For many companies now, the customer database represents the entire basis for the continued financial success of the business. For internet orvirtual companies, this is more obvious. Google is able to provide more relevant responses to searches based on its analysis of historic data, and Uber prices are derived dynamically from the historical relationship of supply and demand. But increasingly, more traditional industries including retailers, banks, and travel companies, are relying on huge databases of customer interactions and competitive information to drive sales.
Revenue accounting data has become more granular too, including the fare, the distribution channel, and ancillary fees. Many airlines have successfully integrated revenue accounting data with other customer data including website search data and social media. More comprehensive data (“Big Data”) is a useful tool for offering customers “the right product at the right price at the right time.”
IATA’s One Order is an industry initiative designed to better integrate financial/revenue data with other airline databases. The more capable the industry is at such integration, the greater the opportunity for customer relationship management, customer engagement, and driving additional revenue and profits.
But these databases – revenue management, frequent flyer, and more fulsome customer engagement databases - accounting at times for 100% or more of an airline’s profitability, do not show up on any balance sheet. Arguably, when data represents a competitive advantage or a barrier to entry, as in the case of Google and Uber, and in the case of new integrated airline customer data sets, it is especially important to recognize them as a real asset. When such databases become a strategic asset and when they represent the foundation for future profitability, shouldn’t investors understand them better?
Databases are a subset of “intangibles” including the brand and most R&D spending. Valuation of an intangible like a database cannot be as precise as valuation of a hard asset. Certainly, lack of precision inhibits such accounting. Nevertheless, as airlines become increasingly sophisticated with data – and when their big data capabilities become the key reason for its financial success, they will be asked to report more specifics about “data” in their financials. Possible schemes include:
Market Based Valuations or Industry Proxies
A supplier that sells data can capitalize on the data but a company that internally develops such data cannot. For data that has a market equivalent, companies can cite the market-based value. IHS, for example, is a data supplier to multiple industries (as a supplier of data, IHS intangible assets, including purchased data and good will, represents 80% of IHS’s total assets); using supplier valuation as proxies could form the basis for companies that choose to compile the equivalent data themselves.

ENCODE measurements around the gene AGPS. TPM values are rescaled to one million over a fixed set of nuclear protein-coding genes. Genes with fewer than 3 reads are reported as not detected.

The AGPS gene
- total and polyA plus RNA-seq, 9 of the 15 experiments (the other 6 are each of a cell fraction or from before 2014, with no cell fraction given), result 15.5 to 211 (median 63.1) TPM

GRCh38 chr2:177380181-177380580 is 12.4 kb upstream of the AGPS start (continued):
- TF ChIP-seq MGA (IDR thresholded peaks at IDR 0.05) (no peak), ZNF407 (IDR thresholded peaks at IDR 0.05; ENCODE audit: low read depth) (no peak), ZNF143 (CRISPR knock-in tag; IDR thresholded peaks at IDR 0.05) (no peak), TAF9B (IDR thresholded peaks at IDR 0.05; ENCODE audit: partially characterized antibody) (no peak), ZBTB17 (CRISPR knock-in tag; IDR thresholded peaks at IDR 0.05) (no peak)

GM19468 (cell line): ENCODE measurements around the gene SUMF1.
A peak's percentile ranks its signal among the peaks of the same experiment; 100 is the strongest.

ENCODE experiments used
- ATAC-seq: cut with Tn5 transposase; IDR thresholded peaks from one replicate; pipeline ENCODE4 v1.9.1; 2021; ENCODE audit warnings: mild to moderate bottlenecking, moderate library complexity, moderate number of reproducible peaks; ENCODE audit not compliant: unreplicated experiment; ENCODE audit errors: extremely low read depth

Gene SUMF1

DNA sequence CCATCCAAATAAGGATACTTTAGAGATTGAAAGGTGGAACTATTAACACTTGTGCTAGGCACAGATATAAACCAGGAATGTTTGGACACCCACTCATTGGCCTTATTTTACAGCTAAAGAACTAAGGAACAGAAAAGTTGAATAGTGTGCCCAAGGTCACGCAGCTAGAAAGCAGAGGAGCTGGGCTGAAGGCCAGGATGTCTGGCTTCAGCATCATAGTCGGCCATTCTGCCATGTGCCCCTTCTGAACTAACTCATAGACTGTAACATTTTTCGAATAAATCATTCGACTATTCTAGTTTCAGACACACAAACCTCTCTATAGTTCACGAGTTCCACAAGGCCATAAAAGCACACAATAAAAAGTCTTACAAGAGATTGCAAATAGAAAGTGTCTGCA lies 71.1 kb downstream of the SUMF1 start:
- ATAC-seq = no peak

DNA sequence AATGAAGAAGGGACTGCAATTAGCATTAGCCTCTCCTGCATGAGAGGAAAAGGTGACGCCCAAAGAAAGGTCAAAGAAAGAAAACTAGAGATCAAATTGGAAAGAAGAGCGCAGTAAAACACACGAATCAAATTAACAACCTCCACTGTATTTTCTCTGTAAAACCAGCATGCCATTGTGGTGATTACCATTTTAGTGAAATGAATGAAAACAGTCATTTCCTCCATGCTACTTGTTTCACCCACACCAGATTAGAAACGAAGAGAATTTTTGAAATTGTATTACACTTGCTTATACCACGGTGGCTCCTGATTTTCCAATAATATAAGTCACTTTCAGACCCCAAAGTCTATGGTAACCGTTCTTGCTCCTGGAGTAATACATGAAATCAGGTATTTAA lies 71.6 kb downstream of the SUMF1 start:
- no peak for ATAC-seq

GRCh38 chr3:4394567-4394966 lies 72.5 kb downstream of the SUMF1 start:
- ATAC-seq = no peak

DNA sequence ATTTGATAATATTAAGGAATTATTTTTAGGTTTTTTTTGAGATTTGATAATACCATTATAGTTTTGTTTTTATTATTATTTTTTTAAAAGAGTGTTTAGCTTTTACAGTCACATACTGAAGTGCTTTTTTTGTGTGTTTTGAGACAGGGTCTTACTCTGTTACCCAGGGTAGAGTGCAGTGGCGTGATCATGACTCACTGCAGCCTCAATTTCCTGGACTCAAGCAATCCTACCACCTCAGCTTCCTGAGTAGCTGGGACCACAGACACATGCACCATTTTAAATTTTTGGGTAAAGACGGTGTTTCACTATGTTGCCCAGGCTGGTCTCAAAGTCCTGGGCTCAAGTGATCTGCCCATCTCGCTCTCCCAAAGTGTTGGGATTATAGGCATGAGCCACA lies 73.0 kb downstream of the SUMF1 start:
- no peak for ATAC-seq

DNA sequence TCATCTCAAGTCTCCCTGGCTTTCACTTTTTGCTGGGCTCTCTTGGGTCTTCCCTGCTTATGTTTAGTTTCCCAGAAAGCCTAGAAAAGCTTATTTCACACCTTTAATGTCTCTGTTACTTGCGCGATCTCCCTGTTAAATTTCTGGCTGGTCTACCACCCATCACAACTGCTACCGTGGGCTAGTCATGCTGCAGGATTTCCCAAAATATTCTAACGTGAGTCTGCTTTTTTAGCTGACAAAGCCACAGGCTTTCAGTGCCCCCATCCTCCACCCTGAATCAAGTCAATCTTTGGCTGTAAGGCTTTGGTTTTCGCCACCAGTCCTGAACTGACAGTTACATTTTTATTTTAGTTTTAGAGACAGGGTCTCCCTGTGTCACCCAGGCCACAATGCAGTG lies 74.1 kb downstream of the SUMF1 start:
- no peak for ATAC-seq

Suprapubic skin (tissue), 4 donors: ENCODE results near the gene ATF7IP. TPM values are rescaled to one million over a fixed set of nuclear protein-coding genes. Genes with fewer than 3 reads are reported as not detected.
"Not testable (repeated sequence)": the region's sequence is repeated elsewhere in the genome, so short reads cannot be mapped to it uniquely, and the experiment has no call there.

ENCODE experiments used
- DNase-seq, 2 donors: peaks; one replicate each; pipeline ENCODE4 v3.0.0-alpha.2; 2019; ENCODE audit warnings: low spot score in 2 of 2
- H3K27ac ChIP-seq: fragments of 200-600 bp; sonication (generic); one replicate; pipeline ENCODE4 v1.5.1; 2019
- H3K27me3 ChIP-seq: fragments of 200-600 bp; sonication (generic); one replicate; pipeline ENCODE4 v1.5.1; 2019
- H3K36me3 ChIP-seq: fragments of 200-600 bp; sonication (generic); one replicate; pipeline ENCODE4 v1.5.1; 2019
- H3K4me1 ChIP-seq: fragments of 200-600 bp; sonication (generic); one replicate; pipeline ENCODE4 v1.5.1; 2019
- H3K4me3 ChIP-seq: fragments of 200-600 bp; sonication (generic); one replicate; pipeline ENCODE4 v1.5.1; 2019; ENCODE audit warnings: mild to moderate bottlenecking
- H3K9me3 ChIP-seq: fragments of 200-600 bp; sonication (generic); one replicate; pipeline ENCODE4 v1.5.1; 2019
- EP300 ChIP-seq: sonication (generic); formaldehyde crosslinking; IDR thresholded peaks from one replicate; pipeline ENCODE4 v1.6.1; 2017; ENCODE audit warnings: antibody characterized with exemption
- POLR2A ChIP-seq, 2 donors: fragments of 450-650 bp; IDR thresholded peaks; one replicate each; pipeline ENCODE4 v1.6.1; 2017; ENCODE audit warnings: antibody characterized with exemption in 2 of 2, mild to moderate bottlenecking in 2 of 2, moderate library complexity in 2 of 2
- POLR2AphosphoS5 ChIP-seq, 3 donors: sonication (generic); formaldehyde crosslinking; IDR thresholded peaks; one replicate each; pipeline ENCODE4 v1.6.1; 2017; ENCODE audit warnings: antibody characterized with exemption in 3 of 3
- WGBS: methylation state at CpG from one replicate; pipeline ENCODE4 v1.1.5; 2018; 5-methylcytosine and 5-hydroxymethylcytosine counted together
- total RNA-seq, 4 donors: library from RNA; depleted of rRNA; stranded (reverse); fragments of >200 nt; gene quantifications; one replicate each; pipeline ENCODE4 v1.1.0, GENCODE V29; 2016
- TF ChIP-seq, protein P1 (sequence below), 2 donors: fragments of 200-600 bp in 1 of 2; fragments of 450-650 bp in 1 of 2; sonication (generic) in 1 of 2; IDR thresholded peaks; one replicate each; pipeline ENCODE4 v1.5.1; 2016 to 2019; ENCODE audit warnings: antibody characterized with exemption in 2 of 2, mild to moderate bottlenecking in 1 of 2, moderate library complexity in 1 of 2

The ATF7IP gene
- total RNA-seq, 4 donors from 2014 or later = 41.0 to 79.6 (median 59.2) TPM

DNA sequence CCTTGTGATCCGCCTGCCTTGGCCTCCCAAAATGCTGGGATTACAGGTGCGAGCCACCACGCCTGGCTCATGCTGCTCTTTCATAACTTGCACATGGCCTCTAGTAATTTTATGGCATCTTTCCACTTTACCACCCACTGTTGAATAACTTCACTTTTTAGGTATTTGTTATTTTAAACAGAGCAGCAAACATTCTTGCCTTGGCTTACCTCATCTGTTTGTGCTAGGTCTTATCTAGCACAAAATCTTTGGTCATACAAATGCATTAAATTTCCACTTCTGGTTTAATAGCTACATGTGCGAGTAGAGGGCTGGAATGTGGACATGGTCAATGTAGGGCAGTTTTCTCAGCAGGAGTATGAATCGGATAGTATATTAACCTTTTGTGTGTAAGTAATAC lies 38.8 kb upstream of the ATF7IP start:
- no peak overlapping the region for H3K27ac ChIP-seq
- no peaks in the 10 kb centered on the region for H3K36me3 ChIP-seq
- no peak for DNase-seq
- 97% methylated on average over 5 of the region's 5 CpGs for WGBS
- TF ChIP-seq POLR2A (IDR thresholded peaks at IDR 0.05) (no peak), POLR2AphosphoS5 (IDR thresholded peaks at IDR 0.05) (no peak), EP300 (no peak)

Proper financial disclosure already includes descriptions of possible business risks including potential devaluation of aircraft assets or risk in collect-ability of receivables. Increasingly, airlines will need to include data-related risks and potentially put a number on the consequences of lost, stolen, or obsolete data.
Arguably, a fundamental change in the industry or in customer behavior can reduce the value of historic data. Should such a risk be disclosed?
Airlines that store more granular data, and that invest more heavily in big data than their competitors, justify their incremental investment internally based on an ROI analysis based on projections of incremental revenue or profitability. To aid financial analysts, the incremental investment should be highlighted and capitalized as an asset.
Certainly, guidelines will be required for data-intensive industries to better disclose such assets. Consistency will be required for appropriate cross-comparison of companies within an industry and across industries. And it is likely that such guidelines will need to evolve over time. However, it is clear that such intangibles – often much more than headquarters buildings and even owned aircraft – represent critical elements of profitability that need to be better represented in investor information.For airlines, pricing for thousands of flights is based on such historic data. Sophisticated revenue management systems – said to increase revenue by 5% or more - typically rely on a minimum of three years of history of daily bookings by flight by fare type and by days-before-departure. Frequent flyer databases contain tremendous customer-specific data and often represent at least half of the passengers on a typical flight.